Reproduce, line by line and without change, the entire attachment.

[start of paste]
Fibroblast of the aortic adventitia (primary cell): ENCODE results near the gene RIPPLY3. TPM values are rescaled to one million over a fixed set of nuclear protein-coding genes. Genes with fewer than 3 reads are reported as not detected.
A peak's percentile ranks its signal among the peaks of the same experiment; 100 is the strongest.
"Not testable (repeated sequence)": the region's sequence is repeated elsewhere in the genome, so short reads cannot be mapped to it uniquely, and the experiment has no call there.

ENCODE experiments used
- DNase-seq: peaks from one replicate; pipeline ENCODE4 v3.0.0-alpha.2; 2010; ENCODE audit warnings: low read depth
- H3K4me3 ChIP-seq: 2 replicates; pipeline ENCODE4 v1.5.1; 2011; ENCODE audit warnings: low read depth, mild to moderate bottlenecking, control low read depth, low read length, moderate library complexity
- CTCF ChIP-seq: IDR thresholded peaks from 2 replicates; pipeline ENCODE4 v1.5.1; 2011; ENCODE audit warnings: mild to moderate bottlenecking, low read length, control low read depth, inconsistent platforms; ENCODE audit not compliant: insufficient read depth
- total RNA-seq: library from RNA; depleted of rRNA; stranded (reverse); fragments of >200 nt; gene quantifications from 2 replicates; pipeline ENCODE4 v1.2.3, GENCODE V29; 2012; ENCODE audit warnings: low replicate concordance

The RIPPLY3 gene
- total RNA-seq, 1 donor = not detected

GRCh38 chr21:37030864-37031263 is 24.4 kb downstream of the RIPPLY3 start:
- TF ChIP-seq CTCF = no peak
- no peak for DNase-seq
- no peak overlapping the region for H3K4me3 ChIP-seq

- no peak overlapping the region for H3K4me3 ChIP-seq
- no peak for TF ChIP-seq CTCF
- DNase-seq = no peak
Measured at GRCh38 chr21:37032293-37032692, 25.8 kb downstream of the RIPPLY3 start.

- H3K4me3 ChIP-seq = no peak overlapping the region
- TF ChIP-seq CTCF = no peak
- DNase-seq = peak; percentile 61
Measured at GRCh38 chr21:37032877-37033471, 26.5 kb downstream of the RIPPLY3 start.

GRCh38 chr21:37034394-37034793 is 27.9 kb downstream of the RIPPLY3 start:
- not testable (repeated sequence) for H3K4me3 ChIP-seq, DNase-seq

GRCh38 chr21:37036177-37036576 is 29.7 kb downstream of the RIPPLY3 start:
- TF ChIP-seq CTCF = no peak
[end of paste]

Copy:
Fibroblast of the aortic adventitia (primary cell): ENCODE results near the gene RIPPLY3. TPM values are rescaled to one million over a fixed set of nuclear protein-coding genes. Genes with fewer than 3 reads are reported as not detected.
A peak's percentile ranks its signal among the peaks of the same experiment; 100 is the strongest.
"Not testable (repeated sequence)": the region's sequence is repeated elsewhere in the genome, so short reads cannot be mapped to it uniquely, and the experiment has no call there.

ENCODE experiments used
- DNase-seq: peaks from one replicate; pipeline ENCODE4 v3.0.0-alpha.2; 2010; ENCODE audit warnings: low read depth
- H3K4me3 ChIP-seq: 2 replicates; pipeline ENCODE4 v1.5.1; 2011; ENCODE audit warnings: low read depth, mild to moderate bottlenecking, control low read depth, low read length, moderate library complexity
- CTCF ChIP-seq: IDR thresholded peaks from 2 replicates; pipeline ENCODE4 v1.5.1; 2011; ENCODE audit warnings: mild to moderate bottlenecking, low read length, control low read depth, inconsistent platforms; ENCODE audit not compliant: insufficient read depth
- total RNA-seq: library from RNA; depleted of rRNA; stranded (reverse); fragments of >200 nt; gene quantifications from 2 replicates; pipeline ENCODE4 v1.2.3, GENCODE V29; 2012; ENCODE audit warnings: low replicate concordance

The RIPPLY3 gene
- total RNA-seq, 1 donor = not detected

GRCh38 chr21:37030864-37031263 is 24.4 kb downstream of the RIPPLY3 start:
- TF ChIP-seq CTCF = no peak
- no peak for DNase-seq
- no peak overlapping the region for H3K4me3 ChIP-seq

- no peak overlapping the region for H3K4me3 ChIP-seq
- no peak for TF ChIP-seq CTCF
- DNase-seq = no peak
Measured at GRCh38 chr21:37032293-37032692, 25.8 kb downstream of the RIPPLY3 start.

- H3K4me3 ChIP-seq = no peak overlapping the region
- TF ChIP-seq CTCF = no peak
- DNase-seq = peak; percentile 61
Measured at GRCh38 chr21:37032877-37033471, 26.5 kb downstream of the RIPPLY3 start.

GRCh38 chr21:37034394-37034793 is 27.9 kb downstream of the RIPPLY3 start:
- not testable (repeated sequence) for H3K4me3 ChIP-seq, DNase-seq

GRCh38 chr21:37036177-37036576 is 29.7 kb downstream of the RIPPLY3 start:
- TF ChIP-seq CTCF = no peak